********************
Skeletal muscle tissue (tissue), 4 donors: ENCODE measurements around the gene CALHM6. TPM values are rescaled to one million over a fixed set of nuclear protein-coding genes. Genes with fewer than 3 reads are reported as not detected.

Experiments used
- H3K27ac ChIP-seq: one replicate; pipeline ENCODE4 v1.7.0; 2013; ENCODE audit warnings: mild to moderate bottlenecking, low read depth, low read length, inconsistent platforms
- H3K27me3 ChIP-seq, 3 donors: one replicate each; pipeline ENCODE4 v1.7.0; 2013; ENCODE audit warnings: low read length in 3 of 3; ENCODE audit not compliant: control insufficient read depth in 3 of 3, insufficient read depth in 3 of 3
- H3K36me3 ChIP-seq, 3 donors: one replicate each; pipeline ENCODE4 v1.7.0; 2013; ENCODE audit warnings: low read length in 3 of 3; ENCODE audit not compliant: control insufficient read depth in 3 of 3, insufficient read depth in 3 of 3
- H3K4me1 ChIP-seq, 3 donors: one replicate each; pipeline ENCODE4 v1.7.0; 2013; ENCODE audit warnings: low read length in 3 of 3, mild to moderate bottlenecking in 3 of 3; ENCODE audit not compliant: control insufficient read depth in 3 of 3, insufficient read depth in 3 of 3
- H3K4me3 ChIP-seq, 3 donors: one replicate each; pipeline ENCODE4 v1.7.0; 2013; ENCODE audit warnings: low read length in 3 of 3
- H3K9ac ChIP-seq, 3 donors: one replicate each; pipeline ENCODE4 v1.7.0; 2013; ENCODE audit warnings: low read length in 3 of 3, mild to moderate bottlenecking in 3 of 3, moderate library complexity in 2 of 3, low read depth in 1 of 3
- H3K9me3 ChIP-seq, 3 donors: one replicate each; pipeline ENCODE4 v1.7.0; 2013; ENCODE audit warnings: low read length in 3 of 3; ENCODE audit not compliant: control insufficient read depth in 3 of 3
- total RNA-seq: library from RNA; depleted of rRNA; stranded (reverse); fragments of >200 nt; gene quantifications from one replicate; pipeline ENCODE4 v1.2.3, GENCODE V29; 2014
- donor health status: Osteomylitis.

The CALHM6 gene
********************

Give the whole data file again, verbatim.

Skeletal muscle tissue (tissue), 4 donors: ENCODE measurements around the gene CALHM6. TPM values are rescaled to one million over a fixed set of nuclear protein-coding genes. Genes with fewer than 3 reads are reported as not detected.

Experiments used
- H3K27ac ChIP-seq: one replicate; pipeline ENCODE4 v1.7.0; 2013; ENCODE audit warnings: mild to moderate bottlenecking, low read depth, low read length, inconsistent platforms
- H3K27me3 ChIP-seq, 3 donors: one replicate each; pipeline ENCODE4 v1.7.0; 2013; ENCODE audit warnings: low read length in 3 of 3; ENCODE audit not compliant: control insufficient read depth in 3 of 3, insufficient read depth in 3 of 3
- H3K36me3 ChIP-seq, 3 donors: one replicate each; pipeline ENCODE4 v1.7.0; 2013; ENCODE audit warnings: low read length in 3 of 3; ENCODE audit not compliant: control insufficient read depth in 3 of 3, insufficient read depth in 3 of 3
- H3K4me1 ChIP-seq, 3 donors: one replicate each; pipeline ENCODE4 v1.7.0; 2013; ENCODE audit warnings: low read length in 3 of 3, mild to moderate bottlenecking in 3 of 3; ENCODE audit not compliant: control insufficient read depth in 3 of 3, insufficient read depth in 3 of 3
- H3K4me3 ChIP-seq, 3 donors: one replicate each; pipeline ENCODE4 v1.7.0; 2013; ENCODE audit warnings: low read length in 3 of 3
- H3K9ac ChIP-seq, 3 donors: one replicate each; pipeline ENCODE4 v1.7.0; 2013; ENCODE audit warnings: low read length in 3 of 3, mild to moderate bottlenecking in 3 of 3, moderate library complexity in 2 of 3, low read depth in 1 of 3
- H3K9me3 ChIP-seq, 3 donors: one replicate each; pipeline ENCODE4 v1.7.0; 2013; ENCODE audit warnings: low read length in 3 of 3; ENCODE audit not compliant: control insufficient read depth in 3 of 3
- total RNA-seq: library from RNA; depleted of rRNA; stranded (reverse); fragments of >200 nt; gene quantifications from one replicate; pipeline ENCODE4 v1.2.3, GENCODE V29; 2014
- donor health status: Osteomylitis.

The CALHM6 gene